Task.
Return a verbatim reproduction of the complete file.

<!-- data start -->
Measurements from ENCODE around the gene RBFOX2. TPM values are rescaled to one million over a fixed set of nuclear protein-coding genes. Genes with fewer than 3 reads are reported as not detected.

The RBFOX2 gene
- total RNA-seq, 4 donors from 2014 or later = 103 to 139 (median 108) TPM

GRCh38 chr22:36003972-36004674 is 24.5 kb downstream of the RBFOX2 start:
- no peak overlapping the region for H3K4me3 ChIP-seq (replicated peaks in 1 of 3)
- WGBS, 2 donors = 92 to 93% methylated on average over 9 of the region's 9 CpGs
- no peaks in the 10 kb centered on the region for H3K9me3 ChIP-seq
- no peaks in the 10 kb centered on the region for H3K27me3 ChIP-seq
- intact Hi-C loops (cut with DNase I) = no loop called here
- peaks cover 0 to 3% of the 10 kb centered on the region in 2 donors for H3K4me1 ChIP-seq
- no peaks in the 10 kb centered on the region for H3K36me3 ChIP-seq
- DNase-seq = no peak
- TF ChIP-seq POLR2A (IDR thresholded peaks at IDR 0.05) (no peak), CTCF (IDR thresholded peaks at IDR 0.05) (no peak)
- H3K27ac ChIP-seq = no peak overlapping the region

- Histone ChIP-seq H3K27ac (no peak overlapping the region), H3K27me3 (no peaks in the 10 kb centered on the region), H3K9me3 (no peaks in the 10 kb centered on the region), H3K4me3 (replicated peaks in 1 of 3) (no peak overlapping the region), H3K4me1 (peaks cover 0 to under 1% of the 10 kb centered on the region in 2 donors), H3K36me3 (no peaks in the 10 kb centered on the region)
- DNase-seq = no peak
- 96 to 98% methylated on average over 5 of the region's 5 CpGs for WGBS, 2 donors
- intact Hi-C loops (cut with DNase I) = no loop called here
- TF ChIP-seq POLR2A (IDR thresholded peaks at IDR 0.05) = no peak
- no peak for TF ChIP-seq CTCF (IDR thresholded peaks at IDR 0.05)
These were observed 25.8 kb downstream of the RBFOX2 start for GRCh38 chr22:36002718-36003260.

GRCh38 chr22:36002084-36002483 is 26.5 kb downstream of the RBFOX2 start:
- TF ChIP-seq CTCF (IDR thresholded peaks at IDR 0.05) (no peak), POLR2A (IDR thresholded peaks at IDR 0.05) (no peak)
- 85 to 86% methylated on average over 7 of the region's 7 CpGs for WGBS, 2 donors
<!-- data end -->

Measurements from ENCODE around the gene RBFOX2. TPM values are rescaled to one million over a fixed set of nuclear protein-coding genes. Genes with fewer than 3 reads are reported as not detected.

The RBFOX2 gene
- total RNA-seq, 4 donors from 2014 or later = 103 to 139 (median 108) TPM

GRCh38 chr22:36003972-36004674 is 24.5 kb downstream of the RBFOX2 start:
- no peak overlapping the region for H3K4me3 ChIP-seq (replicated peaks in 1 of 3)
- WGBS, 2 donors = 92 to 93% methylated on average over 9 of the region's 9 CpGs
- no peaks in the 10 kb centered on the region for H3K9me3 ChIP-seq
- no peaks in the 10 kb centered on the region for H3K27me3 ChIP-seq
- intact Hi-C loops (cut with DNase I) = no loop called here
- peaks cover 0 to 3% of the 10 kb centered on the region in 2 donors for H3K4me1 ChIP-seq
- no peaks in the 10 kb centered on the region for H3K36me3 ChIP-seq
- DNase-seq = no peak
- TF ChIP-seq POLR2A (IDR thresholded peaks at IDR 0.05) (no peak), CTCF (IDR thresholded peaks at IDR 0.05) (no peak)
- H3K27ac ChIP-seq = no peak overlapping the region

- Histone ChIP-seq H3K27ac (no peak overlapping the region), H3K27me3 (no peaks in the 10 kb centered on the region), H3K9me3 (no peaks in the 10 kb centered on the region), H3K4me3 (replicated peaks in 1 of 3) (no peak overlapping the region), H3K4me1 (peaks cover 0 to under 1% of the 10 kb centered on the region in 2 donors), H3K36me3 (no peaks in the 10 kb centered on the region)
- DNase-seq = no peak
- 96 to 98% methylated on average over 5 of the region's 5 CpGs for WGBS, 2 donors
- intact Hi-C loops (cut with DNase I) = no loop called here
- TF ChIP-seq POLR2A (IDR thresholded peaks at IDR 0.05) = no peak
- no peak for TF ChIP-seq CTCF (IDR thresholded peaks at IDR 0.05)
These were observed 25.8 kb downstream of the RBFOX2 start for GRCh38 chr22:36002718-36003260.

GRCh38 chr22:36002084-36002483 is 26.5 kb downstream of the RBFOX2 start:
- TF ChIP-seq CTCF (IDR thresholded peaks at IDR 0.05) (no peak), POLR2A (IDR thresholded peaks at IDR 0.05) (no peak)
- 85 to 86% methylated on average over 7 of the region's 7 CpGs for WGBS, 2 donors